Chart 1: Mobile Marketing Infrastructure in MENA  Chart 2: Brand Lifecycle Stage in MENA

Source: Deloitte, BPG

Secondly, marketing content is not engaging enough, and the lack of Arabic content further compounds the problem. The Deloitte & BPG report also found that 80% of the brands in the MENA region who are engaged in digital advertising are still in the infancy stage of the brand lifecycle.  As a result, irrelevant banners and pop-ups dominate mobile advertising in the region, as brands are focused on pushing their content (products, services, etc.) to potential customers, as opposed to engaging them and building a global brand. Further, despite an Arabic speaking population of 350 million, only 3% of the global online content is in Arabic language, thus lowering the impact of such advertisements.

Despite the current situation, mobile advertising presents a great opportunity for brands that are able to get their mobile strategy right, and create content that is tailored to consumer needs. A report by marketing agency RBBi and Addictive Mobility, a Canada-based mobile advertising company, found that smartphone and tablet users in the GCC are six times more likely to “click through” to advertisers’ websites on their devices than their counterparts in the U.S., and >80% of these click-throughs were made via links embedded in online videos, while 3% came through advertising links on social media networks.

Leading experts opine that for MENA brands to leverage the above opportunity, mobile advertisements will have to move from irrelevant banners and pop-ups to carefully crafted ads that are in-line with the utility app that the consumer is using on his smartphone. To understand consumer preferences, brands will have to use consumer analytics and geo-location services, and create a different set of ads tailored to each target set. Further, mobile advertisements need to be short (20-30 seconds) and engaging in the form of a short video or a game, and should offer incentive to the user to click through.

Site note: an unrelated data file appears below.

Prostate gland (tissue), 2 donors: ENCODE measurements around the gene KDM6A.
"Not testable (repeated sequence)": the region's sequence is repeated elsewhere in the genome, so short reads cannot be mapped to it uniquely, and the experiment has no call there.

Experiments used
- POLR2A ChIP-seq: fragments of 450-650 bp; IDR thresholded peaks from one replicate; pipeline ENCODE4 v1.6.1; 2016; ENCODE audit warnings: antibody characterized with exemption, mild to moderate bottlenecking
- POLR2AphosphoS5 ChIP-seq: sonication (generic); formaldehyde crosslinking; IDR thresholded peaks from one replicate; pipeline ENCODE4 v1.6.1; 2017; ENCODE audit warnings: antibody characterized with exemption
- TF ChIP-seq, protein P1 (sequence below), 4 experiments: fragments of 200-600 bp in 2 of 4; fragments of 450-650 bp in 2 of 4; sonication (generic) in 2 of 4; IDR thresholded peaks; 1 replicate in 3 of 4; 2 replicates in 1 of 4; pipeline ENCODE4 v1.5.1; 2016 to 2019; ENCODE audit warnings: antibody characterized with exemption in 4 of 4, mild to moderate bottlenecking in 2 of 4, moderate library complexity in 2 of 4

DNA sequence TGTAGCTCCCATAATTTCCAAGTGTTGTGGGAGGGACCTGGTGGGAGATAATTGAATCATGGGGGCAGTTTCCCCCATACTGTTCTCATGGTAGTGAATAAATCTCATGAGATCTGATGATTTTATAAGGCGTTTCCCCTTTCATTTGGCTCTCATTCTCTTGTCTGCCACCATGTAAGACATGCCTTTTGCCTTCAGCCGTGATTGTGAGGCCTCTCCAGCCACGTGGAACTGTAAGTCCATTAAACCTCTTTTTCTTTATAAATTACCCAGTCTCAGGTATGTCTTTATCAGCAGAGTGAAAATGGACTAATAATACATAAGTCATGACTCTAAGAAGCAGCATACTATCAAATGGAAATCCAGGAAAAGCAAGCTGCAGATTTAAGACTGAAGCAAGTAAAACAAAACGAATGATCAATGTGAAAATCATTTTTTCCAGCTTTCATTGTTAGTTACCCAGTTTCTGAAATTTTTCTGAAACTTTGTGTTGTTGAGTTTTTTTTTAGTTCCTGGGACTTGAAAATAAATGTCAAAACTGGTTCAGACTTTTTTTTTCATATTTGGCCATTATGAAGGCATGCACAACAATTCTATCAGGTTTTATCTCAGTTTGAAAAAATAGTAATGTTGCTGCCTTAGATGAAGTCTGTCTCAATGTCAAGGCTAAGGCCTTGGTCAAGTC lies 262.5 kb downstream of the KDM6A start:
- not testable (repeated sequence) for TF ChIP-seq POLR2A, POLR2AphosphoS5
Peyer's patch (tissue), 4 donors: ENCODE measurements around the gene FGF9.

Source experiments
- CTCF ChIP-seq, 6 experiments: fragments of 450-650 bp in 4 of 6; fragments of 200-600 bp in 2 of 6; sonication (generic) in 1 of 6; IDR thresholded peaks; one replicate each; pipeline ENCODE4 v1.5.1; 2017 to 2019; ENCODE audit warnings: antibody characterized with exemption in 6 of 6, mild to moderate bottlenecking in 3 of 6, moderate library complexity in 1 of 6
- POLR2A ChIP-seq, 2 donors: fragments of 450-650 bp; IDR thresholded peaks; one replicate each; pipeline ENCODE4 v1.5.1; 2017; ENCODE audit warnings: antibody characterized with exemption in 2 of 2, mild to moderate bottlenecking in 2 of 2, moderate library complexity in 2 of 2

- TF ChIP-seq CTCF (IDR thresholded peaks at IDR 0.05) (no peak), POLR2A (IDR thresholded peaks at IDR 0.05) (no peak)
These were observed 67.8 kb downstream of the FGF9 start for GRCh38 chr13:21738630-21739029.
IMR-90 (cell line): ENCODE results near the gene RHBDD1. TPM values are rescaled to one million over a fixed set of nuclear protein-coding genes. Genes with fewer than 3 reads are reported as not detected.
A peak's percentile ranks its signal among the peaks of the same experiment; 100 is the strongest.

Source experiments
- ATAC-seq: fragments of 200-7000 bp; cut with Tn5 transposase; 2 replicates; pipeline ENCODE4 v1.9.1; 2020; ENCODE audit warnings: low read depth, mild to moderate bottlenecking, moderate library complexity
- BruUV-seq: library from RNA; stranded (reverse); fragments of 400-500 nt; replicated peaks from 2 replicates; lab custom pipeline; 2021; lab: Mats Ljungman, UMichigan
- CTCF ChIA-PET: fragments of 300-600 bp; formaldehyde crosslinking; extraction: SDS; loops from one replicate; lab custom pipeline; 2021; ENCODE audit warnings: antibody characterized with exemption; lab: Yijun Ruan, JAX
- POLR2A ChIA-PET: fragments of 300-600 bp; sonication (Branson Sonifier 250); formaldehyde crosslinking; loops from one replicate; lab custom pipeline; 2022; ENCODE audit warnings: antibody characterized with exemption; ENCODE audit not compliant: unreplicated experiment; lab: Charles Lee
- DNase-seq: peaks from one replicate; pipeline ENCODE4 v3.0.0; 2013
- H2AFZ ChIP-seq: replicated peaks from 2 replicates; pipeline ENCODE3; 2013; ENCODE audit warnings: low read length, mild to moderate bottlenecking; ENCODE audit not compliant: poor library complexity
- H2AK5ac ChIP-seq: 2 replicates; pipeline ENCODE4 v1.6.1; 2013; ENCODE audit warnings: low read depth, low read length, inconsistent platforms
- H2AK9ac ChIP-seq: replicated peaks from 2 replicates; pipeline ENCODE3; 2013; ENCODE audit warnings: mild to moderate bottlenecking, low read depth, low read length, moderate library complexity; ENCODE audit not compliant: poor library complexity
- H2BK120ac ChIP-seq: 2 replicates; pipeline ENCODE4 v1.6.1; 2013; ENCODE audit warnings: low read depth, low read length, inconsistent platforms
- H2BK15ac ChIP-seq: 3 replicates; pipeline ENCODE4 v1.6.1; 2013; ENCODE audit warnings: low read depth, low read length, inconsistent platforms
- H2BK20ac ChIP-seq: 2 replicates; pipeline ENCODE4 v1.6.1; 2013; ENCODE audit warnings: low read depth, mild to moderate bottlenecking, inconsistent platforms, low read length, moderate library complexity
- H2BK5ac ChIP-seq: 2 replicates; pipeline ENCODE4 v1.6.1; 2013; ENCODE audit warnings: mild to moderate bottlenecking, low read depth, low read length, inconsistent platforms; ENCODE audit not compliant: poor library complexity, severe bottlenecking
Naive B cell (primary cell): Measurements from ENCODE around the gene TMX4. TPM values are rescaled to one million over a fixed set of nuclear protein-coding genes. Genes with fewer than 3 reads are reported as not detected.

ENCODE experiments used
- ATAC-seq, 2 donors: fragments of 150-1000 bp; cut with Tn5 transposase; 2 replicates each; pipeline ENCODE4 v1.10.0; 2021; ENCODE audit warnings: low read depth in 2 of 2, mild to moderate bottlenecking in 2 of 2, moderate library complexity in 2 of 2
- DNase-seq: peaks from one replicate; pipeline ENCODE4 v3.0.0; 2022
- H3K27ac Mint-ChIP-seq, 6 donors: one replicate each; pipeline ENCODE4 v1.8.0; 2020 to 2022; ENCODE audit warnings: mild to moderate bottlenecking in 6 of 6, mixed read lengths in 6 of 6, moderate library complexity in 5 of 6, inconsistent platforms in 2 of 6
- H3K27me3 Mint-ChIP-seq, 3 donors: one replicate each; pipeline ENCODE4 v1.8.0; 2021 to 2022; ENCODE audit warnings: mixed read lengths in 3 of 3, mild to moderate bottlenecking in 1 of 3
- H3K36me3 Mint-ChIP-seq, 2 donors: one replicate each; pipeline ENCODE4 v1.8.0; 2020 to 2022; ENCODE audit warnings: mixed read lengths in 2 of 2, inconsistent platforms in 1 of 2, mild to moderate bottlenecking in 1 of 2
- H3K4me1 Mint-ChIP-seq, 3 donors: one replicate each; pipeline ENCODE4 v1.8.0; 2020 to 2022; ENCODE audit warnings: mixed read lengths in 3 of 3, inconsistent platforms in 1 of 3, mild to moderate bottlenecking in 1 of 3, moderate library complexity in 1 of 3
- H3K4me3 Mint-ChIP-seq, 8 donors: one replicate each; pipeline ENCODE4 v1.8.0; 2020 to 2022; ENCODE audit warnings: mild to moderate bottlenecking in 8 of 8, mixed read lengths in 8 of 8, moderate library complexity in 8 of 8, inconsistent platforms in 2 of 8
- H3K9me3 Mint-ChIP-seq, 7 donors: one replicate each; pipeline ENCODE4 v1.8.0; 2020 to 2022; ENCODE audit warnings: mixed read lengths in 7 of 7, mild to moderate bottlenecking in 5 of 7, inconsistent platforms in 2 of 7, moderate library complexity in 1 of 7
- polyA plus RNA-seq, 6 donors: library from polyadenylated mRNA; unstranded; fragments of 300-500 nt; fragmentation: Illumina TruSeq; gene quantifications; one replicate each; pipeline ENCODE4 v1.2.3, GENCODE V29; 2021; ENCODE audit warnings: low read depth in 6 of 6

With the mobile marketing spend in the region expected to rise from $50 million in 2013 to $340 million in 2017, brands that focus on the above aspects stand to benefit from the growth of the overall digital and mobile marketing market in MENA, as depicted by the case study below.

Case Study: Effective use of Mobile Advertising to Introduce the New Ford Explorer in Jordan 

Campaign Objectives:

  • Create brand awareness about Ford and it's car models in the Hashemite Kingdom of Jordan
  • Introduce the all new ford explorer along with its features in the local market.
  • Allow customers to contact the call center and visit the company’s showrooms in order to increase sales opportunities.

Duration: 3 week  | Mobile Marketing Agency: Ad Falcon


  • AdFalcon Team designed a rich media ad in order to show case the Ford Explorer and its features using the latest approaches in mobile advertisements.
  • The banners were served on top of premium mobile apps and sites in Jordan targeting smartphone users only.
  • Once the users click on the Ford banner, they were directed to a rich media page that allowed them to view images of the Ford Explorer (interior and exterior), watch a video that demonstrated the new features of the vehicle, and a Click to call action button that allows users to choose the nearest showroom and contact its call center.


  • The campaign was able to generate 1,000,000+ impressions for the new Ford Explorer during the 3 week period
  • The highest click-through-rate achieved during the campaign was 0.39%

Source: Ad Falcon